Introduction: Dedicated, automatic algorithms for image analysis and processing are becoming more and more common in medical diagnosis. When creating dedicated algorithms, many factors must be taken into consideration. They are associated with selecting the appropriate algorithm parameters and taking into account the impact of data acquisition on the results obtained. An important feature of algorithms is the possibility of their use in other medical units by other operators. This problem, namely operator's (acquisition) impact on the results obtained from image analysis and processing, has been shown on a few examples.
Material and method: The analysed images were obtained from a variety of medical devices such as thermal imaging, tomography devices and those working in visible light. The objects of imaging were cellular elements, the anterior segment and fundus of the eye, postural defects and others. In total, almost 200'000 images coming from 8 different medical units were analysed. All image analysis algorithms were implemented in C and Matlab.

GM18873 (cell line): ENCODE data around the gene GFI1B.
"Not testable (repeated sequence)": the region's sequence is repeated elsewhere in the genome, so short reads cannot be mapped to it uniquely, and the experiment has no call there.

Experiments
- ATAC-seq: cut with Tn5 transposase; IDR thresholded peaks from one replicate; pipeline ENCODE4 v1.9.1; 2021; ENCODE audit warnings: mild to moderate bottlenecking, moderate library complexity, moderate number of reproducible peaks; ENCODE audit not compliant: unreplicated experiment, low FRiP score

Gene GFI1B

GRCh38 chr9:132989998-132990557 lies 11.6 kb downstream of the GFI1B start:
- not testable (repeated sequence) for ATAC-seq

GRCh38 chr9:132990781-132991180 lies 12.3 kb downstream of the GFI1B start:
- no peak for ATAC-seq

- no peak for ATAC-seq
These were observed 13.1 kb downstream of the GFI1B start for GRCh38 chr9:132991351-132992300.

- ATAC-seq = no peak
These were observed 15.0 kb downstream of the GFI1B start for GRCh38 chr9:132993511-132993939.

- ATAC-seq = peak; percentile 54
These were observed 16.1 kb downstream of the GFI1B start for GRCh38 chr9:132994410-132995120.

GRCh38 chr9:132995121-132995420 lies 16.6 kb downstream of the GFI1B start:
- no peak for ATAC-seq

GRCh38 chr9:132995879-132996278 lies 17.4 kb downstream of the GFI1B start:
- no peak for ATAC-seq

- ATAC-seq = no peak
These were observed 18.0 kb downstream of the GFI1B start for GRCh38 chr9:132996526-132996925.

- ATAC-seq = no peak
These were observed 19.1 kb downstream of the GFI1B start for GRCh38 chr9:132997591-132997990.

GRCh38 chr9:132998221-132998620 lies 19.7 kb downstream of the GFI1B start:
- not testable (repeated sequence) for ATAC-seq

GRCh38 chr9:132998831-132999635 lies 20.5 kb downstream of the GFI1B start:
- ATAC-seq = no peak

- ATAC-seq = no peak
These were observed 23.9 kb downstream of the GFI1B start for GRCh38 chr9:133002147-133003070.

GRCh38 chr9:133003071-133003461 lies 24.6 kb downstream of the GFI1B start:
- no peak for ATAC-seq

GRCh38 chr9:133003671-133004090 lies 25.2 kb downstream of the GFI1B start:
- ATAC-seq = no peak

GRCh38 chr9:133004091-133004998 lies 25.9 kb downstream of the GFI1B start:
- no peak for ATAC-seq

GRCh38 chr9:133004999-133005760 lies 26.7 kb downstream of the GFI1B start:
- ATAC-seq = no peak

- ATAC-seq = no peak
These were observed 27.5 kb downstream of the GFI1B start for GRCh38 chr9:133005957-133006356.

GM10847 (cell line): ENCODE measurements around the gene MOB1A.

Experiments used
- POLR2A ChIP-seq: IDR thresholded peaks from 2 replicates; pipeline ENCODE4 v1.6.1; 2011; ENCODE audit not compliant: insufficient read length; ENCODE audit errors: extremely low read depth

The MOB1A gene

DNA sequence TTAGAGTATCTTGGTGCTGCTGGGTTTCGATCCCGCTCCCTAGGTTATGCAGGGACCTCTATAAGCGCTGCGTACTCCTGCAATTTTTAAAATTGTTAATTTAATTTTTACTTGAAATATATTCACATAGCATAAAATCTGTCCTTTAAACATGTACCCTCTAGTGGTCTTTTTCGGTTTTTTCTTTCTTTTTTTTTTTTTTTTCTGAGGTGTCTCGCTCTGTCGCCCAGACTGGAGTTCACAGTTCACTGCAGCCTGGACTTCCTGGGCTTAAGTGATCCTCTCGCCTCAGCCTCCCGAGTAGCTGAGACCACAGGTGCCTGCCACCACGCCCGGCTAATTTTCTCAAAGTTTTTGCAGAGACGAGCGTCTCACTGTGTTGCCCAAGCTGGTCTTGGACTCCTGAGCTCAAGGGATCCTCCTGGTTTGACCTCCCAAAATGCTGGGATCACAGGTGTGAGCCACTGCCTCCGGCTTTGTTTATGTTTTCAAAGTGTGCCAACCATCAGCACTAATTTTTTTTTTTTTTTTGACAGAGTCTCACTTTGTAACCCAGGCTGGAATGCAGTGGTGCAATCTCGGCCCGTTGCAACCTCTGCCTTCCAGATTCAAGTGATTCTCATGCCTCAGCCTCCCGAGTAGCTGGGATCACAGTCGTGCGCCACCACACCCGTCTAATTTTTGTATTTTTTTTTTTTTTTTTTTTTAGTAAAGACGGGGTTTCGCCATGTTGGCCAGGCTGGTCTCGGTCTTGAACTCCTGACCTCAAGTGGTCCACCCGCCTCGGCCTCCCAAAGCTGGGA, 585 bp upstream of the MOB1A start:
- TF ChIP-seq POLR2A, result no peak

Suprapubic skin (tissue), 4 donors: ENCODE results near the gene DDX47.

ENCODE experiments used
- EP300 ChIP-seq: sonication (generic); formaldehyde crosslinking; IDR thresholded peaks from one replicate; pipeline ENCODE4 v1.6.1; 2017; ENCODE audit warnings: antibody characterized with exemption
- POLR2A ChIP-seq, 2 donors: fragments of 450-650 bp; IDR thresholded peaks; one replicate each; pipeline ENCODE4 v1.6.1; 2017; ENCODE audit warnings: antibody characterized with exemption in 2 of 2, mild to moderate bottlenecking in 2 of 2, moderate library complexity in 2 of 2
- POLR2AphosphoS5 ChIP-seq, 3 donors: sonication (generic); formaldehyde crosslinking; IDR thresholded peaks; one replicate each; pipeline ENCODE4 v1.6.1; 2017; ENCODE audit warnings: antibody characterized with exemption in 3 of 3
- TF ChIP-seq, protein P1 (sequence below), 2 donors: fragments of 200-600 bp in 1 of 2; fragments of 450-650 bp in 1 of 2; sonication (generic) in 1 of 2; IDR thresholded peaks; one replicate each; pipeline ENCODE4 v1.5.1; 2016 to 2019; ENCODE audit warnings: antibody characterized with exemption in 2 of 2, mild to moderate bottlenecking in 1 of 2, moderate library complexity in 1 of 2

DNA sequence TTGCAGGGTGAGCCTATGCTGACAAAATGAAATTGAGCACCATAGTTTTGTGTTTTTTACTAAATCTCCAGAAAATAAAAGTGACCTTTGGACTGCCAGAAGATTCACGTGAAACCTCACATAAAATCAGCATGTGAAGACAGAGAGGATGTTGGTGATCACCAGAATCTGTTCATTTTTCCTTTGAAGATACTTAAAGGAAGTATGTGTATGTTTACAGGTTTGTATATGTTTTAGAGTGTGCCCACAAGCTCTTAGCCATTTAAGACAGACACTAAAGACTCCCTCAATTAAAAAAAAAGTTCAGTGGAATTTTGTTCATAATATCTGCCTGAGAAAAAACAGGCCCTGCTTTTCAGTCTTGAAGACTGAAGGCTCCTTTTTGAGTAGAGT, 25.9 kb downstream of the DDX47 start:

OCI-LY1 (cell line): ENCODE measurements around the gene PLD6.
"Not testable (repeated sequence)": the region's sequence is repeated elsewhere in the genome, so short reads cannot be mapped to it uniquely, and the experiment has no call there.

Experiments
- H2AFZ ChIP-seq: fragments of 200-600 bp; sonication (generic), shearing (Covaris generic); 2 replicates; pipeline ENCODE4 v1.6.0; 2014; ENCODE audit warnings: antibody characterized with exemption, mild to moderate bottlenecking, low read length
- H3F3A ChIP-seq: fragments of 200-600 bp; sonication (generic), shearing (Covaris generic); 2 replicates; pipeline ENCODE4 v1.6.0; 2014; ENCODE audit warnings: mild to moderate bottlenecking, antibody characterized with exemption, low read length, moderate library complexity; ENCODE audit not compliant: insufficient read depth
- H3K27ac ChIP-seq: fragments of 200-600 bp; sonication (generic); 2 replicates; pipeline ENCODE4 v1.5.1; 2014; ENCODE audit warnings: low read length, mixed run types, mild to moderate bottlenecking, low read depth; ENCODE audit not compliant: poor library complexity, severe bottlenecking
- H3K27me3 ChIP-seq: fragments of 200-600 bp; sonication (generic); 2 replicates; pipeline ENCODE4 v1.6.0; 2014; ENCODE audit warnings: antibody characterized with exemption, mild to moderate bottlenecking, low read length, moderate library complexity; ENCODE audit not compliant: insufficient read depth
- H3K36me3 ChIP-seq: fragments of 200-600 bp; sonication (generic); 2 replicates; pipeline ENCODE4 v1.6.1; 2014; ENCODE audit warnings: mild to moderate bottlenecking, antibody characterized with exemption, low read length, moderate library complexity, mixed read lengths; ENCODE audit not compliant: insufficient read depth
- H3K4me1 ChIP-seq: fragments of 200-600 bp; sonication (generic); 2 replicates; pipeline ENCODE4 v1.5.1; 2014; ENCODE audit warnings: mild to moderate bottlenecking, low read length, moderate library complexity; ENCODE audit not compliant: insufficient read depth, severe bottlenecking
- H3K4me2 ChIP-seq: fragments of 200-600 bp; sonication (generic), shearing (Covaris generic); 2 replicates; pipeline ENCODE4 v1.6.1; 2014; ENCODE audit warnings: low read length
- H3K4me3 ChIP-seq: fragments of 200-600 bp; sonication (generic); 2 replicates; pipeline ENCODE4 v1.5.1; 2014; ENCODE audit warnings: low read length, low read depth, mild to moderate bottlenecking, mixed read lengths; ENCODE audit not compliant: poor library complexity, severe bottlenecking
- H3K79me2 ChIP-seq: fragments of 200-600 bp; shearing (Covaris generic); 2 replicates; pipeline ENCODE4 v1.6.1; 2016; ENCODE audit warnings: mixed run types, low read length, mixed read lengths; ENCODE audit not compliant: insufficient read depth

Results: For various algorithms and methods of medical imaging, the impact of image acquisition on the results obtained is different. There are different levels of algorithm sensitivity to changes in the parameters, for example: (1) for microscope settings and the brightness assessment of cellular elements there is a difference of 8%; (2) for the thyroid ultrasound images there is a difference in marking the thyroid lobe area which results in a brightness assessment difference of 2%. The method of image acquisition in image analysis and processing also affects: (3) the accuracy of determining the temperature in the characteristic areas on the patient's back for the thermal method - error of 31%; (4) the accuracy of finding characteristic points in photogrammetric images when evaluating postural defects - error of 11%; (5) the accuracy of performing ablative and non-ablative treatments in cosmetology - error of 18% for the nose, 10% for the cheeks, and 7% for the forehead. Similarly, when: (7) measuring the anterior eye chamber - there is an error of 20%; (8) measuring the tooth enamel thickness - error of 15%; (9) evaluating the mechanical properties of the cornea during pressure measurement - error of 47%.
Conclusions: The paper presents vital, selected issues occurring when assessing the accuracy of designed automatic algorithms for image analysis and processing in bioengineering. The impact of acquisition of images on the problems arising in their analysis has been shown on selected examples. It has also been indicated to which elements of image analysis and processing special attention should be paid in their design.